This strategy is grounded in the understanding of specific organizational needs. If only certain departments should access GitHub services, any traffic from other parts not designated for this interaction is considered suspicious. For instance, if only the development team is authorized to access GitHub APIs, traffic from different departments to these APIs may indicate malicious activity. Implementing this strategy requires detailed knowledge of the organizational environment, including a list of authorized users and network segments.
Service-Based Detection Techniques
This approach focuses on identifying unnecessary GitHub services in a corporate setting. For instance, an organization using an internal Git Enterprise server might not need various external GitHub services. Similarly, for companies using self-hosted runners for job assignments and updates, certain GitHub hosts can be blocked or monitored. Understanding the organization’s GitHub service usage is crucial for this strategy.
Log-Based Detection Methods
Log-based detection involves analyzing interactions between systems and GitHub services. Suspicious connections can be identified through proxy and audit logs. For example:
Monitoring specific Living-Off-the-Land binaries (LOLbins) like certutil or wget used to retrieve payloads from GitHub.
Detecting non-browser executables that make DNS requests to GitHub domains.
Creating detection rules for Git commands used in data exfiltration, such as “remote,” “add,” or “push,” especially involving non-corporate GitHub domains.
Proxy logs can be used to detect specific URL patterns with executable file extensions.
Detection Based on LIS Combinations
Since malware often abuses multiple LIS, detecting combinations of these services can be effective. For instance, identifying traffic to GitHub Pages that redirect to other services like mock API services could indicate malicious activity.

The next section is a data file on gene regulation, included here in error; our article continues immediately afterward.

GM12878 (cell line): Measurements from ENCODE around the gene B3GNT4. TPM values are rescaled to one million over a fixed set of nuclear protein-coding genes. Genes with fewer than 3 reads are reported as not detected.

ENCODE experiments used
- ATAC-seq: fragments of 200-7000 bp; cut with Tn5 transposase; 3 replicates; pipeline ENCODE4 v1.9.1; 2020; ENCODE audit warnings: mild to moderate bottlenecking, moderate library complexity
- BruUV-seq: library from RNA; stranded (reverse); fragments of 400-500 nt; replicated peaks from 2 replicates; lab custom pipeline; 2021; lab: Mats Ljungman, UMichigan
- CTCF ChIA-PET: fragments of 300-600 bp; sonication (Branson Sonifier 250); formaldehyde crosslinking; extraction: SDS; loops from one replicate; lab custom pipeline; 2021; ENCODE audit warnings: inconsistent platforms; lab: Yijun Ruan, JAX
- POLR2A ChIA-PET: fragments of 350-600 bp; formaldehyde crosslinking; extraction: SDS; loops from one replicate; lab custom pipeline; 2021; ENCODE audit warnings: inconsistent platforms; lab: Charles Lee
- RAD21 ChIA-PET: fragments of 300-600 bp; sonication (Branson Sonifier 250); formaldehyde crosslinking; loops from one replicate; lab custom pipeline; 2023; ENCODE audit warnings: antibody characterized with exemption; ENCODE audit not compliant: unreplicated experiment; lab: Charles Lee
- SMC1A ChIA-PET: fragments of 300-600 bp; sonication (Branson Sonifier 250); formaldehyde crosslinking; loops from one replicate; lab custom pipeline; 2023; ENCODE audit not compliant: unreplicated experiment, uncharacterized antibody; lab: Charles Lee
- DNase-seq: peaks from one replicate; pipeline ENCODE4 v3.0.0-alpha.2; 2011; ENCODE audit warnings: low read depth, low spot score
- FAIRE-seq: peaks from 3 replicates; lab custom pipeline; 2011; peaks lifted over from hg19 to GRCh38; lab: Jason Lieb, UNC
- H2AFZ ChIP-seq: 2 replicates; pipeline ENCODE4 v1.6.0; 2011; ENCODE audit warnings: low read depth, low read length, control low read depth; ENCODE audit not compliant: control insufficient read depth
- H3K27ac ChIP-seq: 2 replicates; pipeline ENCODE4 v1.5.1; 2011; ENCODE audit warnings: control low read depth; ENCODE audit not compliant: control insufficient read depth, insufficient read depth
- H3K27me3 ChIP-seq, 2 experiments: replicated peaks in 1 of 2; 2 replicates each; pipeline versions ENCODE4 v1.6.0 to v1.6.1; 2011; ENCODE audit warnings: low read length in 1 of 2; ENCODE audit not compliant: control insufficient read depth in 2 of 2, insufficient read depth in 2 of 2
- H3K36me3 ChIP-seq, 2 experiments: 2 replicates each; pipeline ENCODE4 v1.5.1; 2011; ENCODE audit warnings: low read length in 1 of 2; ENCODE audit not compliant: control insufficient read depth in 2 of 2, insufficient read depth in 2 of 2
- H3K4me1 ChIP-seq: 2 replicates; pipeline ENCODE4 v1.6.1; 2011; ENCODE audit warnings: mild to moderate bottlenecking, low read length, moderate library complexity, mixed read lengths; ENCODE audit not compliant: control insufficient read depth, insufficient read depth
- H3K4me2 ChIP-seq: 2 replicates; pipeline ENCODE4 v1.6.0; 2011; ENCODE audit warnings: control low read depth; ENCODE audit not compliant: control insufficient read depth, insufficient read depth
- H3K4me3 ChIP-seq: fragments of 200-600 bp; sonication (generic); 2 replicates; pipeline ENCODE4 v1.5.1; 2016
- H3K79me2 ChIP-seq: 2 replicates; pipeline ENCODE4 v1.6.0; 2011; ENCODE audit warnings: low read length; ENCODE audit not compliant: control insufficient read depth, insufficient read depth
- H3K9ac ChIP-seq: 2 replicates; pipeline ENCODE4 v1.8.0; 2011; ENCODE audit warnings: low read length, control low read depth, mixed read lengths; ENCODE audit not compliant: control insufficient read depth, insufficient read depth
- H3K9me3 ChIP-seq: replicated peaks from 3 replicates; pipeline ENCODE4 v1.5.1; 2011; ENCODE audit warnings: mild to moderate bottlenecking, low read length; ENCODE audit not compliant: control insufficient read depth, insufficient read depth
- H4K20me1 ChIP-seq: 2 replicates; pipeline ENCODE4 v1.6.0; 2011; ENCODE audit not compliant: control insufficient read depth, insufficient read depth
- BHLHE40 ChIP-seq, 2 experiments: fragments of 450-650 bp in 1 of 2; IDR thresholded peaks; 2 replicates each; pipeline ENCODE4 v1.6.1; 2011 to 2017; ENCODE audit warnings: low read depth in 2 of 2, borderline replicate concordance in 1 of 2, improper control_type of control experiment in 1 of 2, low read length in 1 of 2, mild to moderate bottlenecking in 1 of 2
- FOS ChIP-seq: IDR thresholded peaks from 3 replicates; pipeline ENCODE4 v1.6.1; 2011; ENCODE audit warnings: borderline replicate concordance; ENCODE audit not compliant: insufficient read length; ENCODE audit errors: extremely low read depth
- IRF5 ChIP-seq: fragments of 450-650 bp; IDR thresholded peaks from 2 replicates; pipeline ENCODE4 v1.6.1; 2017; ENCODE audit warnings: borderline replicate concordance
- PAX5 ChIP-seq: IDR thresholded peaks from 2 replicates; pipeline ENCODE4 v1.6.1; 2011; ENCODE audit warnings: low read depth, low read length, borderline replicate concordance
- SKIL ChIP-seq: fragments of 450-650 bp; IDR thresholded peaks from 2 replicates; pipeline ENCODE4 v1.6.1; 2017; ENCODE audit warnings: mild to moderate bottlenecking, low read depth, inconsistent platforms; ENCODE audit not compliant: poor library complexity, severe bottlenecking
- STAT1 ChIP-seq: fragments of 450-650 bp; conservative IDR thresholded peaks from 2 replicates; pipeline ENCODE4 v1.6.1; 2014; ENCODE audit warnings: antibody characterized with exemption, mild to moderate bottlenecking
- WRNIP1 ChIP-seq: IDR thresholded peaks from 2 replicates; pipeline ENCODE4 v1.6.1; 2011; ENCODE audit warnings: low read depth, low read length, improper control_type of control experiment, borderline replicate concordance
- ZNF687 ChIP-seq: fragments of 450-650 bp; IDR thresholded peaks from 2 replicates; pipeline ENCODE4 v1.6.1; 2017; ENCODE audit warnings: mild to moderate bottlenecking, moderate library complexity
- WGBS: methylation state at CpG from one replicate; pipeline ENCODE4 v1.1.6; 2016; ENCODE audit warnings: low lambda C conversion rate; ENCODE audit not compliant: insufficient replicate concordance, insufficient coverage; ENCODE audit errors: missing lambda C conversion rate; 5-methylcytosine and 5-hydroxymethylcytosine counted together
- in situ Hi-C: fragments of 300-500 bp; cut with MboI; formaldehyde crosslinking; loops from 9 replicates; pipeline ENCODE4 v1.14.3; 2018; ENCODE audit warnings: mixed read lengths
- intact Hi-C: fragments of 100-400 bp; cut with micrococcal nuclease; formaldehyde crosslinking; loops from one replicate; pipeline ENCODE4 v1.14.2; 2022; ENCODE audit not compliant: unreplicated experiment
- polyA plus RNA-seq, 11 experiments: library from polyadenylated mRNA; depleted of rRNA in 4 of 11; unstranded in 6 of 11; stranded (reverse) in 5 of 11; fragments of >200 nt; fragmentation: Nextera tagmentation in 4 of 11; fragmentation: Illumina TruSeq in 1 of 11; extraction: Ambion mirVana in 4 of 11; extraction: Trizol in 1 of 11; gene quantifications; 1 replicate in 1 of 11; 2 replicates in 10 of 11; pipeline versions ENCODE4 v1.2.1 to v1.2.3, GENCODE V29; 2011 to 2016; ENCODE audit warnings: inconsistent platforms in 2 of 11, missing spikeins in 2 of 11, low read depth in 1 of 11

As GitHub is often used for payload delivery and DDR, monitoring network communications for connections to malicious infrastructure can be helpful. However, this approach might only identify infections after data exfiltration has occurred.
Proactive Threat Hunting
Proactive hunting involves manual processes and can provide insights into threat actor behaviors. Techniques include:
Hunting via GitHub usernames, repositories, and organization names.
Using website scanning tools to identify malware-hosting sites associated with GitHub.
Analyzing GitHub commit history to uncover details about threat actors’ attack vectors, motivations, and targets.
The Future Outlook
As the abuse of legitimate internet services like GitHub is anticipated to increase, both defenders and service providers must adapt. Effective mitigation strategies require advanced detection methods, more comprehensive visibility, and diverse detection angles. Moreover, shifts in security ownership are expected, with LIS potentially assuming more responsibility in combating abuse.
The abuse of GitHub for malicious purposes underscores a critical challenge in cybersecurity: the exploitation of trusted, legitimate services. Addressing this not only requires advanced technological solutions but also a paradigm shift in how cybersecurity is approached, emphasizing proactive, intelligence-driven strategies to stay ahead of the threat.